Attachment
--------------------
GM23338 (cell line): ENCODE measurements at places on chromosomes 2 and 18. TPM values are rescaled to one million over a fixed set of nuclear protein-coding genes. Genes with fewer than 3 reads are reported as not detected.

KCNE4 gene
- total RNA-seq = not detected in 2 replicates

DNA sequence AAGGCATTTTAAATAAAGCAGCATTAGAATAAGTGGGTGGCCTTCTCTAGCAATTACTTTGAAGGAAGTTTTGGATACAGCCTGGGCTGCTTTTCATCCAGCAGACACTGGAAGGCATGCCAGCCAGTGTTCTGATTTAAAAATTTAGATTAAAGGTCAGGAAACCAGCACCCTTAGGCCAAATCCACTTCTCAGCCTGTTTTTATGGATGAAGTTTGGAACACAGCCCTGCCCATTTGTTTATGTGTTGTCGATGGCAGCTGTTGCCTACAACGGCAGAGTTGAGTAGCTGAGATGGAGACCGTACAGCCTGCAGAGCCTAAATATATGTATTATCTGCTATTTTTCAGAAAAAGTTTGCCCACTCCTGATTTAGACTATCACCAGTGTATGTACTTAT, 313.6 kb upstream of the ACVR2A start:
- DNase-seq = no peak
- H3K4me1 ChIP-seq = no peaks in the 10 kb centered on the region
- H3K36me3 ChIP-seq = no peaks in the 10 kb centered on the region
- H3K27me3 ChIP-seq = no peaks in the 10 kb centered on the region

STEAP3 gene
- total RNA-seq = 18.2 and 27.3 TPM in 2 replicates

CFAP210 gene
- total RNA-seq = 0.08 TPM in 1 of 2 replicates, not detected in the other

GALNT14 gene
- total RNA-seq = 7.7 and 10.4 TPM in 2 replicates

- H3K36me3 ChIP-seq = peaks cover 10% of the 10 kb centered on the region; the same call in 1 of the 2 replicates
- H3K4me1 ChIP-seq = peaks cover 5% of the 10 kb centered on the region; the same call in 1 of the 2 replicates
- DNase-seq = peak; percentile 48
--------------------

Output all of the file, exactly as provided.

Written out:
GM23338 (cell line): ENCODE measurements at places on chromosomes 2 and 18. TPM values are rescaled to one million over a fixed set of nuclear protein-coding genes. Genes with fewer than 3 reads are reported as not detected.

KCNE4 gene
- total RNA-seq = not detected in 2 replicates

DNA sequence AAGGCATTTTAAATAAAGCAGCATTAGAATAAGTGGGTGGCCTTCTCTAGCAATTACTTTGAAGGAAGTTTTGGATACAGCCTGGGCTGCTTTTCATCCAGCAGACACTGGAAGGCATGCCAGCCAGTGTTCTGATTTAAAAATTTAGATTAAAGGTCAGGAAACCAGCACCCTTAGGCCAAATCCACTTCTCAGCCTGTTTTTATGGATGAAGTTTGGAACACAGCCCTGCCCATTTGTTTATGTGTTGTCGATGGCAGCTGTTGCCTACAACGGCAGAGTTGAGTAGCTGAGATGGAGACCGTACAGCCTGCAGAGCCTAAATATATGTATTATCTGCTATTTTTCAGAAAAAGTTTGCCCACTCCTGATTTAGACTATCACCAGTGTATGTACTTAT, 313.6 kb upstream of the ACVR2A start:
- DNase-seq = no peak
- H3K4me1 ChIP-seq = no peaks in the 10 kb centered on the region
- H3K36me3 ChIP-seq = no peaks in the 10 kb centered on the region
- H3K27me3 ChIP-seq = no peaks in the 10 kb centered on the region

STEAP3 gene
- total RNA-seq = 18.2 and 27.3 TPM in 2 replicates

CFAP210 gene
- total RNA-seq = 0.08 TPM in 1 of 2 replicates, not detected in the other

GALNT14 gene
- total RNA-seq = 7.7 and 10.4 TPM in 2 replicates

- H3K36me3 ChIP-seq = peaks cover 10% of the 10 kb centered on the region; the same call in 1 of the 2 replicates
- H3K4me1 ChIP-seq = peaks cover 5% of the 10 kb centered on the region; the same call in 1 of the 2 replicates
- DNase-seq = peak; percentile 48